Teaching 4th grade fractions is one of my favorite math skills to teach, but it can get tricky. In my opinion, the 4th grade fraction skills are pivotal for students’ success in later grades with more advanced fraction skills. Unfortunately, many 4th grade fraction skills can be taught with tricks that don’t build necessarily conceptual understanding, which can really hurt students in later grades. To help, I am sharing a 4th grade fractions checklist of skills introduced, mastered, or built on in 4th grade, including a free assessment.
4th Grade Fractions Checklist
Before I dive into to any major teaching unit, I spend some time breaking down the standards and analyzing any embedded skills. When I did this for the 4th grade fractions unit (as well as the 5th grade unit), I broke the skills into manageable “I Can” Statements that could be both used by the teacher to plan instruction but also by the students. By breaking down the standards, I can make sure I teach all of the different subskills or nuances of a skill.
Here are the I Can Statements for the 4th grade fraction skills as well as embedded skills from previous grades (these are based on the Common Core standards so your skills may vary based on the standards your state follows):
- I can understand and define fractions.
- I can name fraction models.
- I can draw fraction models.
- I can understand that fractions have to have equal parts or pieces.
- I can plot and name fractions on a number line.
- I can determine if fractions are equivalent from models.
- I can create multiples for given numbers and use those multiples to create equivalent fractions with the same denominator.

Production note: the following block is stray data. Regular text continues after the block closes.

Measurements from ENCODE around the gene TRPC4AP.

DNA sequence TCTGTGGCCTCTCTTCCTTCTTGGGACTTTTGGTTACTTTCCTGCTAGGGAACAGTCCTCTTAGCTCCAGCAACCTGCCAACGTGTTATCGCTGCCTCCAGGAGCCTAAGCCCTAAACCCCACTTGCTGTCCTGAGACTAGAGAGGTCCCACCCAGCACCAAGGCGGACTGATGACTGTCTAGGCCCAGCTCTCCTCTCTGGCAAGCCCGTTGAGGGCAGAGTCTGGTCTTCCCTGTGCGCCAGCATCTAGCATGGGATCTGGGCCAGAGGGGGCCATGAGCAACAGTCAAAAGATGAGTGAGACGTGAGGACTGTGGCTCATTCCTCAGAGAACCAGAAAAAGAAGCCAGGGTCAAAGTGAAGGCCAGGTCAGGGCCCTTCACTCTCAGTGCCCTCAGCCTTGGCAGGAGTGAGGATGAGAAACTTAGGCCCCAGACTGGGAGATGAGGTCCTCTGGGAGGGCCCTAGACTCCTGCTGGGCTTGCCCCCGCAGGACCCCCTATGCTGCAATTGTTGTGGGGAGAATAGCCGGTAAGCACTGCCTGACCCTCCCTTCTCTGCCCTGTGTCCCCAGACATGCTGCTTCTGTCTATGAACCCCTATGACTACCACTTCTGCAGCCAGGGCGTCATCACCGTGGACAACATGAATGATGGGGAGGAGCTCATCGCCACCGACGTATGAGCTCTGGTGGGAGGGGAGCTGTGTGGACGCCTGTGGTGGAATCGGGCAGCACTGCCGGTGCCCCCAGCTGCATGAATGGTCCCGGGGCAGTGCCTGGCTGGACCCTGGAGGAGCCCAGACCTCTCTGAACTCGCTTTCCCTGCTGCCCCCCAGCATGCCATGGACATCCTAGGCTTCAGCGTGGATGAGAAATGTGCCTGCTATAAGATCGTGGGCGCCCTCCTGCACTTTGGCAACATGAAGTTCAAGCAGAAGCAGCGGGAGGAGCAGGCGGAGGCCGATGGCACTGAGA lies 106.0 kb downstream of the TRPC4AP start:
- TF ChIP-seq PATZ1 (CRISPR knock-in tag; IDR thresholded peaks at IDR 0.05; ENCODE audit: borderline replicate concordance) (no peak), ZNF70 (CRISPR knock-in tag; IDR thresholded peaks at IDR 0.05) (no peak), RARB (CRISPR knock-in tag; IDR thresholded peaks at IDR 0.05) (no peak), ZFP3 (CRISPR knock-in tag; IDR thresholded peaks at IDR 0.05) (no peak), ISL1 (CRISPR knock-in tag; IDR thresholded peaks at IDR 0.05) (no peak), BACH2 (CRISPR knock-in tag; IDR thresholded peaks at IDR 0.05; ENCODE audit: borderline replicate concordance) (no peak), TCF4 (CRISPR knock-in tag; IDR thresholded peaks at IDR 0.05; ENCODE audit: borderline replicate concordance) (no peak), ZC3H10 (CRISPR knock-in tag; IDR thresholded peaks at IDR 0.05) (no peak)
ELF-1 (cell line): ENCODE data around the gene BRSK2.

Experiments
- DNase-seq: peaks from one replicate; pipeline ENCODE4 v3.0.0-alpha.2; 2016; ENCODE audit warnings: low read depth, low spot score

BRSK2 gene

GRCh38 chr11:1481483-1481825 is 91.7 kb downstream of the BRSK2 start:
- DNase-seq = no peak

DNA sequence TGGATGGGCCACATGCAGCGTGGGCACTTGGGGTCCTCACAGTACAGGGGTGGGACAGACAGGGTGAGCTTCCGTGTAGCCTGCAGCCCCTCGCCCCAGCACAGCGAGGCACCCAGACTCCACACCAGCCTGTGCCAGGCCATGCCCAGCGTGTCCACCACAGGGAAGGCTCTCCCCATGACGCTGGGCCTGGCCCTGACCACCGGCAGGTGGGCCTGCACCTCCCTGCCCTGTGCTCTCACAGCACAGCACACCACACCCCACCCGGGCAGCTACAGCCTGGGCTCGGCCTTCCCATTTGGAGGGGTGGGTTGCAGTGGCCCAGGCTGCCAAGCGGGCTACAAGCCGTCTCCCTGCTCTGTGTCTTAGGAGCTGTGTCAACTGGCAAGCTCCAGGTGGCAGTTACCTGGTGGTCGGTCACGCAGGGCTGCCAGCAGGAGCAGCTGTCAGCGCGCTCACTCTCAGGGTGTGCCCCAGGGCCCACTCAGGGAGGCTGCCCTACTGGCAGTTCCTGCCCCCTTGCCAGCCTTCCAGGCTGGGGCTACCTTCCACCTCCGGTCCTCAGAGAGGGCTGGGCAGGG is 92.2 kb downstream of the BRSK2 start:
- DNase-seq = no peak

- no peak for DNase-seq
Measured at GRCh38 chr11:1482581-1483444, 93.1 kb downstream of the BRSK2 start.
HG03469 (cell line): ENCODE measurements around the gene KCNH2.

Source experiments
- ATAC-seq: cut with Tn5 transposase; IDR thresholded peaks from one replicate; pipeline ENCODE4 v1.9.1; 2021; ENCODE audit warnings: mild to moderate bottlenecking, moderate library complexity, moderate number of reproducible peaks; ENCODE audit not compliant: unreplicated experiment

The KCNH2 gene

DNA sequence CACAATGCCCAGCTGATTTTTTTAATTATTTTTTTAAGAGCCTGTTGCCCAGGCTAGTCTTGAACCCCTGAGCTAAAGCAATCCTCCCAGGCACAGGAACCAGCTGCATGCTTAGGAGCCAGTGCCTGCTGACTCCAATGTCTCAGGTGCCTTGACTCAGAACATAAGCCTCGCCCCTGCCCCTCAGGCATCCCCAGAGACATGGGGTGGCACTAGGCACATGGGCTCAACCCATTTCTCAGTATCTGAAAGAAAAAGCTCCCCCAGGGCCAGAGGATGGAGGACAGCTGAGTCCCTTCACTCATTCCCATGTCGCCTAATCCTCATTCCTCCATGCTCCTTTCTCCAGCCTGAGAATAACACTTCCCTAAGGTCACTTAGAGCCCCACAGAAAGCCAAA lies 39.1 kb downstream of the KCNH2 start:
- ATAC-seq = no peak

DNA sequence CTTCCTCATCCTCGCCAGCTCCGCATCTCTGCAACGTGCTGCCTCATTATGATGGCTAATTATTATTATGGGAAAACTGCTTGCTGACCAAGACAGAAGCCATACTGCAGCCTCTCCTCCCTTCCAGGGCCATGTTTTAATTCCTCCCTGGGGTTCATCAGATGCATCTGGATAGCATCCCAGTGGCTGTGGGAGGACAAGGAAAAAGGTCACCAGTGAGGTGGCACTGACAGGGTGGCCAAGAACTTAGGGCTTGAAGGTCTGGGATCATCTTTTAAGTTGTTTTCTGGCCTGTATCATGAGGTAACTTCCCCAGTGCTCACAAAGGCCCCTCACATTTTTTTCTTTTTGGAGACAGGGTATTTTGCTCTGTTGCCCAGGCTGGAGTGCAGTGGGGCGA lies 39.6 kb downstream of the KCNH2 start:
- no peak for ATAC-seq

- I can determine if fractions are equivalent by making the denominators the same.
- I can generate equivalent fractions.
- I can compare fractions with models.
- I can compare fractions by making the denominators the same.
- I can compare fractions by comparing each fraction to ½.
- I can rename fractions as wholes.
- I can rename improper fractions as mixed numbers.
- I can add and subtract fractions with like denominators.
- I can solve word problems involving addition and subtraction of fractions with like denominators.
- I can add and subtract mixed numbers with like denominators.
- I can subtract mixed numbers when regrouping is necessary.
- I can solve word problems involving addition and subtraction of mixed numbers with like denominators.
- I can multiply fractions by whole numbers using models.
- I can multiply whole numbers by fractions using models.
- I can solve word problems involving multiplication of fractions and whole numbers.
I also give the students a copy of the checklist and we check off (or date) the skills as we learn them. It also serves a table of contents for our math notebooks.
4th Grade Fractions Pacing
I follow the sequence of skills in the order they appear on the checklist, using about 8-9 weeks of instruction, depending on my students. You will notice that the first few skills/statements are 3rd grade skills. I do spend about a week re-teaching the previous grade level skills, for a few reasons: